A Conversation With Dresden, My Primary Guide

Posted on February 24, 2022

“Let’s talk a bit about your focus as you move forward with Soul Guides,” Dresden prompted as I prepared to do some editing on the next book.

“O…kay.” I was suddenly concerned. “Is something wrong?”

“Not at all. You looked up some of our older conversations about how much of our relationship should go public and I want to make sure your understanding of your growth and healing is clear.”

“Well, yeah,” I said. “In April 2006, you said you’d ‘strongly advise against’ my making any public pronouncements about being able to talk with you and Michael and every other guide and messenger who shows up. Then in September 2013, we talked about my motivation for writing a book incorporating our conversations.”

“We did,” Dresden confirmed. “And what was your reason for not writing it?”

“I didn’t want anyone to think I was using your status—not to mention Michael’s—in order to elevate myself.”

“Hmm.”

“Are you remembering something else?” I asked.

“I’m remembering that you gave that reason initially, but then after we talked, you understood your deeper reason. Which was?”

“Oh. Umm… If I accepted my relationship with you all as true, then I had to accept the things you said about me too. As long as I could hide our relationship, I could hide the things you told and showed me about myself.”

“Precisely,” Dresden said. “And by hiding what you learned about yourself, what were you also hiding?”

“The real me.”

“And what have I been telling you for the past fifteen years or so?”

I looked down at my hands. “To stop hiding.”

“Back in 2006,” Dresden said, “you were not ready to come out and be your full self. You had a lot of healing left to do. In 2013, you began entertaining the idea of writing one or more books involving our relationship, but you had more fear than drive at the time. Since then, you’ve done significant healing and you’ve come out publicly about our relationship in general because you see now how it can help others.”

“I’m still a little worried that people will either think I’m attention-seeking or crazy.”

“They might. That doesn’t make their opinions accurate.”

“No, but they could make life difficult.”

“Could they?” Dresden asked. “Really?”

“Well, they could bad-mouth me all over the internet. Dox me.”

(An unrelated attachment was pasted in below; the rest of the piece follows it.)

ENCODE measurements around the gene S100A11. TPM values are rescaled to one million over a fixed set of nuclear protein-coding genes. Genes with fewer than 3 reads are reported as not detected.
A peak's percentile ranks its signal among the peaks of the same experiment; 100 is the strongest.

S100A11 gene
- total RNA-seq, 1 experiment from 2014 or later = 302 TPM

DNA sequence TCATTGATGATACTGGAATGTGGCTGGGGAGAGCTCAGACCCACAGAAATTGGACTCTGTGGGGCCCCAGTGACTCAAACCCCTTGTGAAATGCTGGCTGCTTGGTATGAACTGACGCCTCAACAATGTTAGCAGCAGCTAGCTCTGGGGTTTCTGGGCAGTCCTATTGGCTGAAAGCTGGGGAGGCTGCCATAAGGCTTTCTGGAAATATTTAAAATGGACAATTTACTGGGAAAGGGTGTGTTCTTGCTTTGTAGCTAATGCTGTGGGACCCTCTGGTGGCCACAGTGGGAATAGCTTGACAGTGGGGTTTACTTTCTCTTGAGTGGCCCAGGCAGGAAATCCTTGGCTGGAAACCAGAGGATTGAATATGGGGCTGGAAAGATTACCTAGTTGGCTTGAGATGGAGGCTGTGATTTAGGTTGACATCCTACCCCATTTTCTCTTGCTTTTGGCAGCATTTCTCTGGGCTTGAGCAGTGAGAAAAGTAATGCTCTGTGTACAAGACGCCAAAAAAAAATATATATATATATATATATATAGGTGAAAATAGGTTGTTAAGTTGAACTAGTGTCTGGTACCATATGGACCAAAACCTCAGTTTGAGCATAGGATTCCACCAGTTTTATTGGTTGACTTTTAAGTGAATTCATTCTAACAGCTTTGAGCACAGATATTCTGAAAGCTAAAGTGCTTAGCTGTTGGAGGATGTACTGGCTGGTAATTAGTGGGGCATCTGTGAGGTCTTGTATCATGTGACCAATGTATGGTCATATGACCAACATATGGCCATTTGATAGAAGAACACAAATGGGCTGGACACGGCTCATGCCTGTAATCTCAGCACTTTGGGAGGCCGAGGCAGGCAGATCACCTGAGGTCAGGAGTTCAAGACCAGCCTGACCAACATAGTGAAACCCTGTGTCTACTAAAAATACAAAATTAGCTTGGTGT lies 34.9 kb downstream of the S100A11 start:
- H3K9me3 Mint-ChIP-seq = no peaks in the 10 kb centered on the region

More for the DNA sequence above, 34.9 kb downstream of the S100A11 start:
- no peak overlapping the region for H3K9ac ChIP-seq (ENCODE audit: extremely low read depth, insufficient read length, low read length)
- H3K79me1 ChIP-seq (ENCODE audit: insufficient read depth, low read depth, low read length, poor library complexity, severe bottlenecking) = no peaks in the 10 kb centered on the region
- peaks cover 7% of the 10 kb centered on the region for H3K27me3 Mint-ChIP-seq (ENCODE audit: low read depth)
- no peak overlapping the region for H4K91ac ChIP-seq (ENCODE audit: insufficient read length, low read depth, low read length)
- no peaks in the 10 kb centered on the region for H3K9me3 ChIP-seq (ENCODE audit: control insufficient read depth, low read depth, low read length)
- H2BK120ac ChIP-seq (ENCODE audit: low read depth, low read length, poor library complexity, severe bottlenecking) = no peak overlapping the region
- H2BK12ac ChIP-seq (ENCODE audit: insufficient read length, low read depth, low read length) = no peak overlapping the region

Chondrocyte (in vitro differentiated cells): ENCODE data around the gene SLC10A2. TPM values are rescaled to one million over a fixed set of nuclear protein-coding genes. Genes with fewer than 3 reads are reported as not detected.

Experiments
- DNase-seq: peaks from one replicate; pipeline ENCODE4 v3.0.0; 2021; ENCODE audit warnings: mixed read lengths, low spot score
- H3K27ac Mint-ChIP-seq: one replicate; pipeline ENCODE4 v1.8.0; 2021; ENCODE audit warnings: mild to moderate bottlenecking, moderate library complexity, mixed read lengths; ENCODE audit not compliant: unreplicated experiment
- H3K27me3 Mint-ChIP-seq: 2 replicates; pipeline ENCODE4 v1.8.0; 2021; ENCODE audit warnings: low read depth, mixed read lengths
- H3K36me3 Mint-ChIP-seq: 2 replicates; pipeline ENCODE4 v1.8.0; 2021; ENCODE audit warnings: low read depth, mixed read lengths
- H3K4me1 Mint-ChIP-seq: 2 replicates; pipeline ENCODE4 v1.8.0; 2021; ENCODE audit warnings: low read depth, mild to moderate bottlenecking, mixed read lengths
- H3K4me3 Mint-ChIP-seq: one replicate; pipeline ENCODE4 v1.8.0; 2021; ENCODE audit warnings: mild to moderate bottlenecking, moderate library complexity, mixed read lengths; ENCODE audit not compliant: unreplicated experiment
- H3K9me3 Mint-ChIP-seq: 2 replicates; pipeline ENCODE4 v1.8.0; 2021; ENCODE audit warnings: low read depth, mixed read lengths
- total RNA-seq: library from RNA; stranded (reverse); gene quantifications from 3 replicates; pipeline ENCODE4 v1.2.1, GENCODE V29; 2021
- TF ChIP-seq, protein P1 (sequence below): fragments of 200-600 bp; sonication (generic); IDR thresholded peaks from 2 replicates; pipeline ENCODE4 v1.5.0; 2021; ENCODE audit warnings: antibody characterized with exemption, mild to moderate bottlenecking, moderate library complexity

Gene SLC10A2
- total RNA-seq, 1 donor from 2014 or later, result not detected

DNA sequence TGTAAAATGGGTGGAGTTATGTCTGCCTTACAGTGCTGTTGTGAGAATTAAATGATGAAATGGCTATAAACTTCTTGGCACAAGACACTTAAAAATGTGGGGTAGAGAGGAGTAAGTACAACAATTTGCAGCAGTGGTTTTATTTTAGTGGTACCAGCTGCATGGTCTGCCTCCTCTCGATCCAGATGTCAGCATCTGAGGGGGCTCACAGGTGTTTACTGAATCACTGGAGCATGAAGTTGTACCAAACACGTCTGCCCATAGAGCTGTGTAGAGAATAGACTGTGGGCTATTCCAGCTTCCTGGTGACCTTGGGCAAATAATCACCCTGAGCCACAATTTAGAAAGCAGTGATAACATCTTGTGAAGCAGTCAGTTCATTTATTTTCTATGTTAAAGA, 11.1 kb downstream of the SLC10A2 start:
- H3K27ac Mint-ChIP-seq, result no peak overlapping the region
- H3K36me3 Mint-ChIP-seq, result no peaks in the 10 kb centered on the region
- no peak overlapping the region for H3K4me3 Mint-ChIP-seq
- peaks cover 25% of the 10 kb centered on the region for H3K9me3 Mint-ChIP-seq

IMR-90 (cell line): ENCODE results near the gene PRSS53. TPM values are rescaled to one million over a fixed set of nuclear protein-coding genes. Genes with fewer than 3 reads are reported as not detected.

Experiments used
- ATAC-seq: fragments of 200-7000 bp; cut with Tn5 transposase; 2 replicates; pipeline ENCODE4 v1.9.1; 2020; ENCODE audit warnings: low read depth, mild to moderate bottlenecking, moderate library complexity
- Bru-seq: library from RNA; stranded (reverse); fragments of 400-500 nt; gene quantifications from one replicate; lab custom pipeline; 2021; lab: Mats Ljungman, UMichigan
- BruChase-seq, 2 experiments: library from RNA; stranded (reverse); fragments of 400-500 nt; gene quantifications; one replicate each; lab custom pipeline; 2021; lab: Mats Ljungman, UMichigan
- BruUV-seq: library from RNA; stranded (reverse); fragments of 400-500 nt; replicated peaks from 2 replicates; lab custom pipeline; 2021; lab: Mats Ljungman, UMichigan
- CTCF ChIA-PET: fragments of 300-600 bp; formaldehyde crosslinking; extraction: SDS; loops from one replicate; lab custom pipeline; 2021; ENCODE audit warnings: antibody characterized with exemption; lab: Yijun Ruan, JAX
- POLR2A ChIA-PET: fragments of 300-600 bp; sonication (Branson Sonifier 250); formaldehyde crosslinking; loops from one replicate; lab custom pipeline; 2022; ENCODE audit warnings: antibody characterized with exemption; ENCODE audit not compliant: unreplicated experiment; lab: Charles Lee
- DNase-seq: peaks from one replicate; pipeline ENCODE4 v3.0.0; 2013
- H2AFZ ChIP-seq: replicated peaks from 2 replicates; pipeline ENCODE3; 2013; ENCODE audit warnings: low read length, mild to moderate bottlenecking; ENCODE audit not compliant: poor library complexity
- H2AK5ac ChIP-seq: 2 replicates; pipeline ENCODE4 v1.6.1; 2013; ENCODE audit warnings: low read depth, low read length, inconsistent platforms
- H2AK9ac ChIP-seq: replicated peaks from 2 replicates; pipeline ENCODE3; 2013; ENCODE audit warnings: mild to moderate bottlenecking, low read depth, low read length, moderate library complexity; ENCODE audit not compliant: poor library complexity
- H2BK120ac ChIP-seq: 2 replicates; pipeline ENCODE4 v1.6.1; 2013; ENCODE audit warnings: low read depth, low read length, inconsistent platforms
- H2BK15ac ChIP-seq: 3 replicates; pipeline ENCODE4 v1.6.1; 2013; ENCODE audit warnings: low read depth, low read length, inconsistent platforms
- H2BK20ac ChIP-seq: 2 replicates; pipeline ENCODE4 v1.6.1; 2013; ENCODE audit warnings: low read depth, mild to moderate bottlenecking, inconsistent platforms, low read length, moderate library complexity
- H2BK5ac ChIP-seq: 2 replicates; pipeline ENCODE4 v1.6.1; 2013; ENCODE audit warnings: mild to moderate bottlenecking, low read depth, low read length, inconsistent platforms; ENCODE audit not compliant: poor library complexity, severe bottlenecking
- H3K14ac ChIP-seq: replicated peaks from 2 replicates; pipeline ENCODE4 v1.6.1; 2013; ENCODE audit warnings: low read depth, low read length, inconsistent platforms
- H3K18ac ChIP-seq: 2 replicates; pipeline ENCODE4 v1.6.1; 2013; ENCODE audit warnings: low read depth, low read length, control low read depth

“They could do that,” Dresden said. “But could they alter your relationship with me or Michael or any of your other guides?”

I snorted. “No.”

“What about your relationship with yourself? Could they change that?”

I thought about that, about how secure I am in myself now. “No.”

“Could they alter your relationship with your friends? Your partner and children?”

“No.”

“Could they take away your home or your livelihood?”

“Not easily, no.”

Dresden came closer. “Then why are you giving them so much power?”

I nodded, understanding. “They’re like the mosquitoes that keep me inside on a beautiful summer evening.”

“Did you know,” Dresden said with humor in his voice, “that your resources—including me and your other guides—make for an extremely effective bug spray?”

I laughed and shook my head. “Okay, I get it. And maybe by sharing this, others who are avoiding mosquitoes can avail themselves of their own effective bug spray.”

“And why do you want them to have that?”

“Because I know what it feels like to be covered in pain. And I don’t want anyone to have to feel that way.”

“For you remember that you were a slave in the land of Egypt,” Dresden said.

“I mean, not literally,” I said, confused.

“You want to help others because you know what it’s like not to have what you’re offering,” Dresden said. “You know what it’s like to be a stranger, to be a slave to your pain, and you remember that you were brought out of that narrow place, so now you seek to help others.”

“You just made what I’m doing very, very Jewish.”

“It’s not?” Dresden asked, feigning surprise.

“Put that way, I guess it is. I guess I hadn’t framed it that way before.”

“Then you’re welcome.”

“Thanks for being my bug spray too,” I added. “Can I call you DresDEET now?”

“No.”

“But it flows off the tongue so well.”

“No. Even my metaphors stop before anyone’s name is changed.”

“So,” I shrugged, “I guess I’m going to slap on some bug spray and take us public.”

“Indeed. Go enjoy the beautiful summer evening.”

“Umm… It’s February. In Minnesota. It feels like two below zero.”

I felt Dresden bump my right shoulder. “Did you know that your resources, including your guides, can provide exceptional warmth?”

“Is there anything you can’t provide?”

“I can’t provide relief to your bladder. Go. Now.”

1 Comment

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